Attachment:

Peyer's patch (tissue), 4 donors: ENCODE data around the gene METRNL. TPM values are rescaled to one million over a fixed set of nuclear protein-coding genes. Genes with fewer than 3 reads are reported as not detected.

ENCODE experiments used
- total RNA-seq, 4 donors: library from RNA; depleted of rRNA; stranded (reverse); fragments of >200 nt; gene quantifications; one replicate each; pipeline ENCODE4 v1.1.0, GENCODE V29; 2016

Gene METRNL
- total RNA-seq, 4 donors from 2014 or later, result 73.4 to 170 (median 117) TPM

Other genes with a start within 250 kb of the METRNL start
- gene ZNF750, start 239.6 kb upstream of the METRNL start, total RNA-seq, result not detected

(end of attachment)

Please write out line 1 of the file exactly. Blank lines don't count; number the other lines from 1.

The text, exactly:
Peyer's patch (tissue), 4 donors: ENCODE data around the gene METRNL. TPM values are rescaled to one million over a fixed set of nuclear protein-coding genes. Genes with fewer than 3 reads are reported as not detected.